• Minimum Cost Resource Allocation for meeting job requirements Authors: Venkatesan T Chakaravarthy (IBM Research (India), India); Sambuddha Roy (IBM Research - India, India); Yogish Sabharwal (IBM Re
    We consider the problem of allocating resources for completing a collection of jobs. Each resource is speci?ed by a start-time, ?nish-time and the capacity of resource available and has an associated cost; and each job is speci?ed by a starttime, ?nish-time and the amount of the resource required (demand) during this interval. A feasible solution is a multiset of resources (i.e., multiple units of each resource may be picked) such that at any point of time, the sum of the capacities offered by the resources is at least the total demand of the jobs active at that point of time. The cost of the solution is the sum of the costs of the resources included in the solution (taking into account the units of the resources). The goal is to ?nd a feasible solution of minimum cost. This problem arises naturally in many scenarios. For example, given a set of jobs, we would like to allocate some resource such as machines, memory or bandwidth in order to complete all the jobs. This problem generalizes a covering version of the knapsack problem which is known to be NP-hard. We present a constant factor approximation algorithm for this problem based on a Primal-Dual approach.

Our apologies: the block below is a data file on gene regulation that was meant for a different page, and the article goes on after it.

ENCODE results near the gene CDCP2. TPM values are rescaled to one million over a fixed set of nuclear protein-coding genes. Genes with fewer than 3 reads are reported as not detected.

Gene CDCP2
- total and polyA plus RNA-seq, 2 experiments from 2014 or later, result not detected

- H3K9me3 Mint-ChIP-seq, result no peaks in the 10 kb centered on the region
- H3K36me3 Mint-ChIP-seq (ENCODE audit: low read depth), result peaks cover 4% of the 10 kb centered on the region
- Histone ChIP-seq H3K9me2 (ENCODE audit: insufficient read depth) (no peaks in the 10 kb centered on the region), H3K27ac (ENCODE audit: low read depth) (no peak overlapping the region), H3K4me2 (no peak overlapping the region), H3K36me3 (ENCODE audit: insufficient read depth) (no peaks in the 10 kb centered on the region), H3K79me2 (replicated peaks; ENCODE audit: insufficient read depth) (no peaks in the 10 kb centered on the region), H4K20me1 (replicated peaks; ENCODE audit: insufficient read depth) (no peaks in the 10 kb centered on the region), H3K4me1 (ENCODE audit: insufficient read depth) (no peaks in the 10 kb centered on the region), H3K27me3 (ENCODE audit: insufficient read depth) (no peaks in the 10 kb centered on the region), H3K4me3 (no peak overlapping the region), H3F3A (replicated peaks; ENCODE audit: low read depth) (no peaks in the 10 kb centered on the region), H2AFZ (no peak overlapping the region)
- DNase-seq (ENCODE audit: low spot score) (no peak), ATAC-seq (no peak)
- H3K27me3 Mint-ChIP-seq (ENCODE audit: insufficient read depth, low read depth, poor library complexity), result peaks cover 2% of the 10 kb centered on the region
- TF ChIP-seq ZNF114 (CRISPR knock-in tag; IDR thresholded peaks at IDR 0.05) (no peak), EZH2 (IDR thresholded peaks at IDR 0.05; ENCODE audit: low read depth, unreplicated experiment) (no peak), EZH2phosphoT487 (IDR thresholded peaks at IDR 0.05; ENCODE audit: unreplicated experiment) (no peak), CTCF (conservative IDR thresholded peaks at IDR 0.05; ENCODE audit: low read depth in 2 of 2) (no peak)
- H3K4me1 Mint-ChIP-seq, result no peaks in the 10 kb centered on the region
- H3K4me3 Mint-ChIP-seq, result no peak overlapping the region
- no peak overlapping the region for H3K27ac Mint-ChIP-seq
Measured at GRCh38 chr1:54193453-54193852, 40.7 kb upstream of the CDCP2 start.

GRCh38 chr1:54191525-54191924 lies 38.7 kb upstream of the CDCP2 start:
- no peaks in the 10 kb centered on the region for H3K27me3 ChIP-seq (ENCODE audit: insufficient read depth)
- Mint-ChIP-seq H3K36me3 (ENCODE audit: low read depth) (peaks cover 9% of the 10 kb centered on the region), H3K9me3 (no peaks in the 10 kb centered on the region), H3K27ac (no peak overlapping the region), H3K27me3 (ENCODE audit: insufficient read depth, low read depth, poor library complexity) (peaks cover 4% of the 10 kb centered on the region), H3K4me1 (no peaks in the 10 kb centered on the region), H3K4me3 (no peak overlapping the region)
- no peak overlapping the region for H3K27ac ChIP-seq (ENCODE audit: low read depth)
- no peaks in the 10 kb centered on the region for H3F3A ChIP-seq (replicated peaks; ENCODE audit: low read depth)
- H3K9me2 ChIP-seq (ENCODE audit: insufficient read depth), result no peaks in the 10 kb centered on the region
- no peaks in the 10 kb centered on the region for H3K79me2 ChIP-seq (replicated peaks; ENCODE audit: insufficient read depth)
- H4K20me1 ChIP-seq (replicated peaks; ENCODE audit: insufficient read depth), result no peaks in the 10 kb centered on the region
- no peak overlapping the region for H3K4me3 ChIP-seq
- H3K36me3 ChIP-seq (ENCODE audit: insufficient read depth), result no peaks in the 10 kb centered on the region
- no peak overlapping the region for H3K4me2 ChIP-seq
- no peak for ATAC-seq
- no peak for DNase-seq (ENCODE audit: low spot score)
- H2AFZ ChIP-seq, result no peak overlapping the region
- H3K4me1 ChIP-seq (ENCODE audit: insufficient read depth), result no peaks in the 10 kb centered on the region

• Power and Performance Management in Priority-type Cluster Computing Systems Authors: Kaiqi Xiong (North Carolina State University, USA)